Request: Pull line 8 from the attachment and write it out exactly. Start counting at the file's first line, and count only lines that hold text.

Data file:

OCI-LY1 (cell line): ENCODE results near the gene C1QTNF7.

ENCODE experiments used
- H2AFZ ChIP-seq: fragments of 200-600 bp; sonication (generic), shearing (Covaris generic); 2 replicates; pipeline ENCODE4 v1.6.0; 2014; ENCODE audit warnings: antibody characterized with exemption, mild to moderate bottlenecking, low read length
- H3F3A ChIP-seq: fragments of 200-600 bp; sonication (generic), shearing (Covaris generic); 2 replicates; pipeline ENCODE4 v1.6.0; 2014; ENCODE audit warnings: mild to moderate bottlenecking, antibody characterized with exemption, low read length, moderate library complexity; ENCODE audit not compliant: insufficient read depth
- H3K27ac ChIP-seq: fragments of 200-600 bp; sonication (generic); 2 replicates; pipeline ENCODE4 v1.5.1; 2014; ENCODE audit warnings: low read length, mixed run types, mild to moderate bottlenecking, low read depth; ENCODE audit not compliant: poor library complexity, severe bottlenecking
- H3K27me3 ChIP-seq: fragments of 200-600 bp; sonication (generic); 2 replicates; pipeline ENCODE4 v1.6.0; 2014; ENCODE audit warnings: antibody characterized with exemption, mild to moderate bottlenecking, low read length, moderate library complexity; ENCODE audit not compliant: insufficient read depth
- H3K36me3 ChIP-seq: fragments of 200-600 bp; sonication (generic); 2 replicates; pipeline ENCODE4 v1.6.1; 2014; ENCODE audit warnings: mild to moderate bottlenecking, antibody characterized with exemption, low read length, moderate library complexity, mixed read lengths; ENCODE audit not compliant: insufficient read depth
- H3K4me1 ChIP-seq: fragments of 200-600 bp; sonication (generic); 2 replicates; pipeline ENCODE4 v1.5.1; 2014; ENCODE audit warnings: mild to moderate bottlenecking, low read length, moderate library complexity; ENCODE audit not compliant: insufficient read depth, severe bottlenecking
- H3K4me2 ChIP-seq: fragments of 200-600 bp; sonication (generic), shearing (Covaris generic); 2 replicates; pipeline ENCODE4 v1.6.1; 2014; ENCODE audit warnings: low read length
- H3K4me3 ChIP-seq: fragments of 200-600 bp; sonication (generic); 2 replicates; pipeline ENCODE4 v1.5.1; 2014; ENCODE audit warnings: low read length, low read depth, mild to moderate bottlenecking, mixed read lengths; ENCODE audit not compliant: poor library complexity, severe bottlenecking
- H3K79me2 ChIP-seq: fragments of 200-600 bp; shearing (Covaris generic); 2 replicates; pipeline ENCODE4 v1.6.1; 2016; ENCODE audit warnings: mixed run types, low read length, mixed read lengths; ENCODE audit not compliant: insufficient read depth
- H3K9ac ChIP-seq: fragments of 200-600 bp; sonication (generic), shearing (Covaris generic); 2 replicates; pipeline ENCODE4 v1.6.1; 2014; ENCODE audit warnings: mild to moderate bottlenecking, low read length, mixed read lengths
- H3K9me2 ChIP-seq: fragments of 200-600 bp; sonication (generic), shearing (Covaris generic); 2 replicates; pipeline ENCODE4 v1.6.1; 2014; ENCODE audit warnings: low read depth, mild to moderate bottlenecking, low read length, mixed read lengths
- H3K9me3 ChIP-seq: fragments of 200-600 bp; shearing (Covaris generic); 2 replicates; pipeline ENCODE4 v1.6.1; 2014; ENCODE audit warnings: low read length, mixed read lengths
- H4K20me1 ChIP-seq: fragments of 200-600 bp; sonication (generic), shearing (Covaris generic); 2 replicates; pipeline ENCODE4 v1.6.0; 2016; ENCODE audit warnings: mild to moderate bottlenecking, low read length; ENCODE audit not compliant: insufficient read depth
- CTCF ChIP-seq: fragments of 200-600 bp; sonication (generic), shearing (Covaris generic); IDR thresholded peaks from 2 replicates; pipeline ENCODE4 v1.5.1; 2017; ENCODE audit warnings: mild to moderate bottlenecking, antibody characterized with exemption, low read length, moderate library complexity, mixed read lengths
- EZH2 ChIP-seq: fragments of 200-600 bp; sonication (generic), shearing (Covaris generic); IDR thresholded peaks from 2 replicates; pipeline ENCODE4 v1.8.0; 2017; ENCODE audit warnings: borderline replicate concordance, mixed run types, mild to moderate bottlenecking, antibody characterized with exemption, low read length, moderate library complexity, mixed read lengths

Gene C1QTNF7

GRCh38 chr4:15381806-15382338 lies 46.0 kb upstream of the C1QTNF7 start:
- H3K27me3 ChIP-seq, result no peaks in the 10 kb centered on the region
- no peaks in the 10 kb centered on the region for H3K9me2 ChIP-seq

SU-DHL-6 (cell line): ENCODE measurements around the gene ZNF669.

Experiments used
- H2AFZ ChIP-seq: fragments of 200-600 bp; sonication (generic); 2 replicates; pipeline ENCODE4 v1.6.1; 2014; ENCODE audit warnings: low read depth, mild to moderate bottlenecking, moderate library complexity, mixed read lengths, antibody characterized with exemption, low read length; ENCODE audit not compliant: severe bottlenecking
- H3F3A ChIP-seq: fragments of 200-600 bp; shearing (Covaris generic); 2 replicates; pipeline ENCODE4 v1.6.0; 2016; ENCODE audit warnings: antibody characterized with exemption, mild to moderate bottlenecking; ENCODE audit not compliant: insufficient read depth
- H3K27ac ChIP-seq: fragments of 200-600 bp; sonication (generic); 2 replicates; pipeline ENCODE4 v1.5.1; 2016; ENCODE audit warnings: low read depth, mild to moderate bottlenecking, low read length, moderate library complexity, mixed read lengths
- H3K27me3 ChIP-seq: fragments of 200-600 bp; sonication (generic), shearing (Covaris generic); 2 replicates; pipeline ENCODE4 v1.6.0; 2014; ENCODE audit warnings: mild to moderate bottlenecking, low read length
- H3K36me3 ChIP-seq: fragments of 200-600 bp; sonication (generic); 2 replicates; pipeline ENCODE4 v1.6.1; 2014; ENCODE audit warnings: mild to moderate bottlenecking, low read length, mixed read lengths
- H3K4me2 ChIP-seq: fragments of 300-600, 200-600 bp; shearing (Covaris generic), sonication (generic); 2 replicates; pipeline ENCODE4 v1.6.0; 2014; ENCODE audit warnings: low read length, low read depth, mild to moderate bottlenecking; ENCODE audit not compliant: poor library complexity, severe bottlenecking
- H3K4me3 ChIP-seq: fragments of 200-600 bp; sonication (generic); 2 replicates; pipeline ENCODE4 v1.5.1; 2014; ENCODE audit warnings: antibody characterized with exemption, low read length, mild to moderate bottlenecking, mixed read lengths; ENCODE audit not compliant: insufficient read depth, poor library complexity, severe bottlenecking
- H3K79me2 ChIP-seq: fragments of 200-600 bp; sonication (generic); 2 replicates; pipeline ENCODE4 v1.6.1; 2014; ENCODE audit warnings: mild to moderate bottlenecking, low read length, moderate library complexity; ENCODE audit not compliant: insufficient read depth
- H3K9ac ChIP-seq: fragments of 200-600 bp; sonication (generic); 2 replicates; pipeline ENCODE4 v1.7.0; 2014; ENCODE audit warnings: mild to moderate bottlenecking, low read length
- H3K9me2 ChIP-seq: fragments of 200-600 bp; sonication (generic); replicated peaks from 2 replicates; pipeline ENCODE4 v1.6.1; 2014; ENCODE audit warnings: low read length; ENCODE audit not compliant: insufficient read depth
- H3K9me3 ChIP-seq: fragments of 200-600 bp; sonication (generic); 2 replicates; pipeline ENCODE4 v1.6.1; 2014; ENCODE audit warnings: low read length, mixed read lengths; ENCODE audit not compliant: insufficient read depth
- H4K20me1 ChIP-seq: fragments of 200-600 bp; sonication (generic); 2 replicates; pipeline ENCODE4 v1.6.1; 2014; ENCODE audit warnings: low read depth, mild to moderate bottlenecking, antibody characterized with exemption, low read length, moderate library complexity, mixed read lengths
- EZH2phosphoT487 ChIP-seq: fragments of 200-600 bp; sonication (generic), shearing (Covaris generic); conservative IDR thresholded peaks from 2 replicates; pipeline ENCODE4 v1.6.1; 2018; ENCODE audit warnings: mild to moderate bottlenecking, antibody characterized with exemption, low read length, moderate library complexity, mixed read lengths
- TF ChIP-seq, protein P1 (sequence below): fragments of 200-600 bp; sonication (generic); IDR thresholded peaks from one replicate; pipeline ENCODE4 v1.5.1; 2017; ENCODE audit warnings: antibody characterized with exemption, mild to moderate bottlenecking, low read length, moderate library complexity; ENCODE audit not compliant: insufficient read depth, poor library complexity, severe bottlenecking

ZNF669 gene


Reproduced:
- H3K4me1 ChIP-seq: fragments of 200-600 bp; sonication (generic); 2 replicates; pipeline ENCODE4 v1.5.1; 2014; ENCODE audit warnings: mild to moderate bottlenecking, low read length, moderate library complexity; ENCODE audit not compliant: insufficient read depth, severe bottlenecking